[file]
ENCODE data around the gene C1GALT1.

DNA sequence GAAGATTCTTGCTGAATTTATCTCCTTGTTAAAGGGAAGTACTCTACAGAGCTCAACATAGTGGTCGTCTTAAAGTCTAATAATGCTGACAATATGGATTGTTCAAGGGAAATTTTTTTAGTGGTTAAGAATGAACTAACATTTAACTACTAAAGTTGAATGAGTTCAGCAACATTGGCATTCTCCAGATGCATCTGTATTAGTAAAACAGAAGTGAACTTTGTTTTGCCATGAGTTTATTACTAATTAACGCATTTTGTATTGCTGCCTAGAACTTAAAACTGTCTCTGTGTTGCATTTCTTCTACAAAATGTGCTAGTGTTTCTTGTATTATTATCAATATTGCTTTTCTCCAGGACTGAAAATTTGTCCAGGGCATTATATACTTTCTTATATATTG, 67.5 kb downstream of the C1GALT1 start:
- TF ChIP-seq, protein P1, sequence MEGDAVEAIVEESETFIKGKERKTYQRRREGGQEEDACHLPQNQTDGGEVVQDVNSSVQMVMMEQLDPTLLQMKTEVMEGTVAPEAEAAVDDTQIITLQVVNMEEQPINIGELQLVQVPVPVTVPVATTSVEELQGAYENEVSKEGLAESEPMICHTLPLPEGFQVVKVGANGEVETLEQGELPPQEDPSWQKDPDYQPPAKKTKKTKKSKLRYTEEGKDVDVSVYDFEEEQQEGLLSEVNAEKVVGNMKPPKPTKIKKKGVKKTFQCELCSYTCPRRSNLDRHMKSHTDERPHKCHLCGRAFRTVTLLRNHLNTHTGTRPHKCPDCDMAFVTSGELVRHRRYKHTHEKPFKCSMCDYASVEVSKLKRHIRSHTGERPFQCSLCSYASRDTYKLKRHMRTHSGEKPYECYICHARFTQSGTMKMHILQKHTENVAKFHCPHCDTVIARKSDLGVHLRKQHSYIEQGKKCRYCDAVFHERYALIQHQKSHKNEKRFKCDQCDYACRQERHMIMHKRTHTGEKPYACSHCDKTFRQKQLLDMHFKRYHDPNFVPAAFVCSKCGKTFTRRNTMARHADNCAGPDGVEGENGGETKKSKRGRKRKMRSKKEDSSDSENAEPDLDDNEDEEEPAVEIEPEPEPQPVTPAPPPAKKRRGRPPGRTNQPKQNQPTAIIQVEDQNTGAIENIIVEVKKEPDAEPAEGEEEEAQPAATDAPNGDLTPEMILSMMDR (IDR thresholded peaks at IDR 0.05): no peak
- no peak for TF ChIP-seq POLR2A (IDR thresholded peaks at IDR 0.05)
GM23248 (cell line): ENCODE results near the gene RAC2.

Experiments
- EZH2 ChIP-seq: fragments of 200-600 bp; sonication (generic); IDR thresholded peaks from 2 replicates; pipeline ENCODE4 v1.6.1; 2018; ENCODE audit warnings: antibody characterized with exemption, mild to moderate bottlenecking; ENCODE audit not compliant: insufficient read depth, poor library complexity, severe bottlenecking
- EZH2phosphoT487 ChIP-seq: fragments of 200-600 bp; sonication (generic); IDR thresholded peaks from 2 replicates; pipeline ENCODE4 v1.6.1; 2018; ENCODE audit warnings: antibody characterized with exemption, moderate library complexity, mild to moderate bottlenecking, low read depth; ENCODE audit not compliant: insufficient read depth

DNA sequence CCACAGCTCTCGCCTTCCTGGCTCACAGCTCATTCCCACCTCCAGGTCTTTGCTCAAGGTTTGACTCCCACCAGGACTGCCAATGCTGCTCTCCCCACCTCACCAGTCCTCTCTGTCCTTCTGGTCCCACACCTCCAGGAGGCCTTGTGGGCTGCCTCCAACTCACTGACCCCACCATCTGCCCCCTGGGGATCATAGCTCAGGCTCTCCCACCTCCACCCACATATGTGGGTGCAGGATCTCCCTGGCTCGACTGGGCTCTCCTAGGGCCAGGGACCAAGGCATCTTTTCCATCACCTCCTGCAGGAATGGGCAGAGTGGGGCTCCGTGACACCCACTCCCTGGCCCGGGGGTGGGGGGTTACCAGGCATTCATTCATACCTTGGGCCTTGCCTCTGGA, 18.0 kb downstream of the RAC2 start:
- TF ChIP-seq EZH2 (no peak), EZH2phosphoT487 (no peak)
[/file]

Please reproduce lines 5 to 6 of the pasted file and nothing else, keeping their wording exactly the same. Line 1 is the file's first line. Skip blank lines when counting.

GM23248 (cell line): ENCODE results near the gene RAC2.

Experiments